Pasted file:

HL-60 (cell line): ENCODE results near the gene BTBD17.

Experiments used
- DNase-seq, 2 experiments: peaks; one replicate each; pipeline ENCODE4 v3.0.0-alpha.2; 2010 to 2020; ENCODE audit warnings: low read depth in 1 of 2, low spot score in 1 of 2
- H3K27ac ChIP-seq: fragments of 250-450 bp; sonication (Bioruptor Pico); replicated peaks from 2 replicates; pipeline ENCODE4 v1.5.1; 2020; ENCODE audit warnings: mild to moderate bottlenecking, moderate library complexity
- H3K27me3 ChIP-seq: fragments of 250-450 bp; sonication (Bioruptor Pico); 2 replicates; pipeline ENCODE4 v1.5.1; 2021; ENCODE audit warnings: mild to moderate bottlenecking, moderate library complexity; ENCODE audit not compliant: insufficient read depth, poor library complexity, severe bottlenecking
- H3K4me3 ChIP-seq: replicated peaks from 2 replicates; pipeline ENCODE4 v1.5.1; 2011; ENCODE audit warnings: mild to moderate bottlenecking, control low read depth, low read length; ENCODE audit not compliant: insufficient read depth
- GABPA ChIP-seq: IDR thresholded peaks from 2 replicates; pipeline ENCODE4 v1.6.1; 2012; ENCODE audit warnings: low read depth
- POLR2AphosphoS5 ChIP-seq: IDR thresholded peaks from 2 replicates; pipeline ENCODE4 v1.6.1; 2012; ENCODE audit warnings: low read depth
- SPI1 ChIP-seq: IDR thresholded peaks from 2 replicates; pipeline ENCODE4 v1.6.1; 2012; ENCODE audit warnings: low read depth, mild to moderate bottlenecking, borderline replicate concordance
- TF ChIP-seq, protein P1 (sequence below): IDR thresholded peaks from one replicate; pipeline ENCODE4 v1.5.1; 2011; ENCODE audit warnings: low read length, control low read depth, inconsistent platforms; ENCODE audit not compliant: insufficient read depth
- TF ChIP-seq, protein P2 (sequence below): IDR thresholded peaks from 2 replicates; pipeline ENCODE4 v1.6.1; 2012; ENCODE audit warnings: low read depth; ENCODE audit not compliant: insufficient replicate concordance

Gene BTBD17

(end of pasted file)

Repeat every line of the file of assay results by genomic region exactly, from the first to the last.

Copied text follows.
HL-60 (cell line): ENCODE results near the gene BTBD17.

Experiments used
- DNase-seq, 2 experiments: peaks; one replicate each; pipeline ENCODE4 v3.0.0-alpha.2; 2010 to 2020; ENCODE audit warnings: low read depth in 1 of 2, low spot score in 1 of 2
- H3K27ac ChIP-seq: fragments of 250-450 bp; sonication (Bioruptor Pico); replicated peaks from 2 replicates; pipeline ENCODE4 v1.5.1; 2020; ENCODE audit warnings: mild to moderate bottlenecking, moderate library complexity
- H3K27me3 ChIP-seq: fragments of 250-450 bp; sonication (Bioruptor Pico); 2 replicates; pipeline ENCODE4 v1.5.1; 2021; ENCODE audit warnings: mild to moderate bottlenecking, moderate library complexity; ENCODE audit not compliant: insufficient read depth, poor library complexity, severe bottlenecking
- H3K4me3 ChIP-seq: replicated peaks from 2 replicates; pipeline ENCODE4 v1.5.1; 2011; ENCODE audit warnings: mild to moderate bottlenecking, control low read depth, low read length; ENCODE audit not compliant: insufficient read depth
- GABPA ChIP-seq: IDR thresholded peaks from 2 replicates; pipeline ENCODE4 v1.6.1; 2012; ENCODE audit warnings: low read depth
- POLR2AphosphoS5 ChIP-seq: IDR thresholded peaks from 2 replicates; pipeline ENCODE4 v1.6.1; 2012; ENCODE audit warnings: low read depth
- SPI1 ChIP-seq: IDR thresholded peaks from 2 replicates; pipeline ENCODE4 v1.6.1; 2012; ENCODE audit warnings: low read depth, mild to moderate bottlenecking, borderline replicate concordance
- TF ChIP-seq, protein P1 (sequence below): IDR thresholded peaks from one replicate; pipeline ENCODE4 v1.5.1; 2011; ENCODE audit warnings: low read length, control low read depth, inconsistent platforms; ENCODE audit not compliant: insufficient read depth
- TF ChIP-seq, protein P2 (sequence below): IDR thresholded peaks from 2 replicates; pipeline ENCODE4 v1.6.1; 2012; ENCODE audit warnings: low read depth; ENCODE audit not compliant: insufficient replicate concordance

Gene BTBD17